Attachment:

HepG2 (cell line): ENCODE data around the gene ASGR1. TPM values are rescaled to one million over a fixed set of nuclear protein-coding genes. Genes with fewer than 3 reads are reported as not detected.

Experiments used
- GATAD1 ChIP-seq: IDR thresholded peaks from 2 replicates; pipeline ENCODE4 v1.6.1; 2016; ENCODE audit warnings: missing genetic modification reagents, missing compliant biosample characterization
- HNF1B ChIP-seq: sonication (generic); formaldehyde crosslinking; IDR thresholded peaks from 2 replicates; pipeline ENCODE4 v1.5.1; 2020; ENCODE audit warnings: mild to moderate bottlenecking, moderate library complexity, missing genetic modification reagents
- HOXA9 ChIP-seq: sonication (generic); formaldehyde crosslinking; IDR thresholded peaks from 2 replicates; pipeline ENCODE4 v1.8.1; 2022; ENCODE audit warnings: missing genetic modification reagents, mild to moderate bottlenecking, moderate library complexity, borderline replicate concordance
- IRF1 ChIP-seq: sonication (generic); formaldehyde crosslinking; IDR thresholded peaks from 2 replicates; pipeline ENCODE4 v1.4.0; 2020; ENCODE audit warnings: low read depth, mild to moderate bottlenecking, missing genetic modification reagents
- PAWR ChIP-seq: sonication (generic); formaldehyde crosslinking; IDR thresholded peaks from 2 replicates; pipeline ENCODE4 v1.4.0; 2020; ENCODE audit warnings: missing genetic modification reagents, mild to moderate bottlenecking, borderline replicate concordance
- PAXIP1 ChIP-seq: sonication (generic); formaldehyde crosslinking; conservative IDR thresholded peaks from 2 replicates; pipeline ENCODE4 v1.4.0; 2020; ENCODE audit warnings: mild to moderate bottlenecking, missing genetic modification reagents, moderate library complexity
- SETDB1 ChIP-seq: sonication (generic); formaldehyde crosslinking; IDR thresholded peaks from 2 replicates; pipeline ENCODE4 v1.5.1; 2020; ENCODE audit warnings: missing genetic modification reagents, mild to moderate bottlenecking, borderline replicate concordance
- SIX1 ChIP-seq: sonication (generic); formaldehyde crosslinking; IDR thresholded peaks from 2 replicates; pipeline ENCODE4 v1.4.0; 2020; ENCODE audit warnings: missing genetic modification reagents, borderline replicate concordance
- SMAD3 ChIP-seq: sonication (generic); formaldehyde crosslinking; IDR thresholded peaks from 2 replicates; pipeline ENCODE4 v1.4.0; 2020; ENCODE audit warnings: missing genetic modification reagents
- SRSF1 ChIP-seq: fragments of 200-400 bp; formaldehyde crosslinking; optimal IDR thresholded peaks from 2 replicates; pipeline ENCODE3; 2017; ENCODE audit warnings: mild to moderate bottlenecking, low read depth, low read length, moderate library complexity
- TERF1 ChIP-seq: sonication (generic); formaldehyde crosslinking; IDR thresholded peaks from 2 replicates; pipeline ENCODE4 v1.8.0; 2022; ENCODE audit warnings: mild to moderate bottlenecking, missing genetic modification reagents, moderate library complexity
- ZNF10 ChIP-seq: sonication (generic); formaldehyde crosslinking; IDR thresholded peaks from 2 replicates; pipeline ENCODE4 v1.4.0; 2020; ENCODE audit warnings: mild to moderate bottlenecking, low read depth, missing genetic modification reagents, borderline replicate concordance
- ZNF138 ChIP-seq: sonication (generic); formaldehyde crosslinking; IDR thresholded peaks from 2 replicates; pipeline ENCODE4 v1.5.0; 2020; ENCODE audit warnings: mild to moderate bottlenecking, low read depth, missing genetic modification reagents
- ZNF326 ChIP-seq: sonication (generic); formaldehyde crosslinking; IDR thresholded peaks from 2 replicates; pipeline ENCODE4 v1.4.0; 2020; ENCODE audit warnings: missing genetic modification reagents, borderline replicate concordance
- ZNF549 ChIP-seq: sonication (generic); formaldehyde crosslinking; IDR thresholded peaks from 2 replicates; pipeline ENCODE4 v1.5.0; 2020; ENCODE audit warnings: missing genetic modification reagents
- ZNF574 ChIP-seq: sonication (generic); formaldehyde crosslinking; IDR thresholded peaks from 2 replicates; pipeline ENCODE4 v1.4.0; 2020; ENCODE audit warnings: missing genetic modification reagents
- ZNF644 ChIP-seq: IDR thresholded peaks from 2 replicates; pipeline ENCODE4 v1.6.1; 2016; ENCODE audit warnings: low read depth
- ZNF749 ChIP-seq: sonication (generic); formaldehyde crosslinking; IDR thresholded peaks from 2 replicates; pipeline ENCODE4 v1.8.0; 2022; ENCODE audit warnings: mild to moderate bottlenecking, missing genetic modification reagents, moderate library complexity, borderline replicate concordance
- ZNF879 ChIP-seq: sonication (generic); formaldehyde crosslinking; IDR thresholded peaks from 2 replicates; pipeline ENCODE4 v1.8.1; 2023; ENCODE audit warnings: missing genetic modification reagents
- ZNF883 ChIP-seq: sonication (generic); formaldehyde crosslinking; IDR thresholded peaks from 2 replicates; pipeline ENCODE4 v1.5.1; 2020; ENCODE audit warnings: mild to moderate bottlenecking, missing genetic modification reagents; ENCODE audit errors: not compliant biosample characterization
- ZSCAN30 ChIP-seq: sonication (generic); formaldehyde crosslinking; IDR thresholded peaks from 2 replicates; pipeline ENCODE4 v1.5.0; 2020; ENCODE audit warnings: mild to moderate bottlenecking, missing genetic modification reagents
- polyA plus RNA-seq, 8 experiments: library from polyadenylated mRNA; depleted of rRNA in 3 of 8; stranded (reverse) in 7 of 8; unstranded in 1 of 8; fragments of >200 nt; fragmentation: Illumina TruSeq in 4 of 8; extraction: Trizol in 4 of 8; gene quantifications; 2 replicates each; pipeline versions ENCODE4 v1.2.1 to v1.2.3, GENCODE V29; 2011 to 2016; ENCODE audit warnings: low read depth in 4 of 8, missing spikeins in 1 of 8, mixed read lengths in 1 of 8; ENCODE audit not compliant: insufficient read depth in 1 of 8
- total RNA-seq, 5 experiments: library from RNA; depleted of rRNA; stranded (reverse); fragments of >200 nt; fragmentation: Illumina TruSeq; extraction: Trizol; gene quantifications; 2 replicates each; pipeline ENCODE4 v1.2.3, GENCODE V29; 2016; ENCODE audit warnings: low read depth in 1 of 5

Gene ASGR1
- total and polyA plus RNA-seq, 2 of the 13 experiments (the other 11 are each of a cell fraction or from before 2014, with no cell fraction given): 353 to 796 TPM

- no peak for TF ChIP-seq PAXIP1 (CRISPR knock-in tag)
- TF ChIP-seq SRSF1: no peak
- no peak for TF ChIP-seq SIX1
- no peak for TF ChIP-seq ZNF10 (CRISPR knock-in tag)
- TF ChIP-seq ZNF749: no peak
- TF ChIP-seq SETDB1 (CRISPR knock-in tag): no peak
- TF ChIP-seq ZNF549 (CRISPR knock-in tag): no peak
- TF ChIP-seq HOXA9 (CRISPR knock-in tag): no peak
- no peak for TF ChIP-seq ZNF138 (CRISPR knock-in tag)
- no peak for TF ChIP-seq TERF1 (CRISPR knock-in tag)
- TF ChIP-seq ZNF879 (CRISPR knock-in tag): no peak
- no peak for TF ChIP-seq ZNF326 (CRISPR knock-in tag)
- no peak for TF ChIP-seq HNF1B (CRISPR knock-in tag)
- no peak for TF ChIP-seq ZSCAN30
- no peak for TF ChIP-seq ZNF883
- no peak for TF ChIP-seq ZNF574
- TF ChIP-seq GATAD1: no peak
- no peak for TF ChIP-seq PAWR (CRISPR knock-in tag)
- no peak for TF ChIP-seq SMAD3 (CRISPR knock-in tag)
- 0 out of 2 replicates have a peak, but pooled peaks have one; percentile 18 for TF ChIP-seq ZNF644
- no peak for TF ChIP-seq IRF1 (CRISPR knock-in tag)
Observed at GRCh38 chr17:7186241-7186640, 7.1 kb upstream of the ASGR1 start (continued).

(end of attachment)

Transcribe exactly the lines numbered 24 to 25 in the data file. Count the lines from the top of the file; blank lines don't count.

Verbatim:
- polyA plus RNA-seq, 8 experiments: library from polyadenylated mRNA; depleted of rRNA in 3 of 8; stranded (reverse) in 7 of 8; unstranded in 1 of 8; fragments of >200 nt; fragmentation: Illumina TruSeq in 4 of 8; extraction: Trizol in 4 of 8; gene quantifications; 2 replicates each; pipeline versions ENCODE4 v1.2.1 to v1.2.3, GENCODE V29; 2011 to 2016; ENCODE audit warnings: low read depth in 4 of 8, missing spikeins in 1 of 8, mixed read lengths in 1 of 8; ENCODE audit not compliant: insufficient read depth in 1 of 8
- total RNA-seq, 5 experiments: library from RNA; depleted of rRNA; stranded (reverse); fragments of >200 nt; fragmentation: Illumina TruSeq; extraction: Trizol; gene quantifications; 2 replicates each; pipeline ENCODE4 v1.2.3, GENCODE V29; 2016; ENCODE audit warnings: low read depth in 1 of 5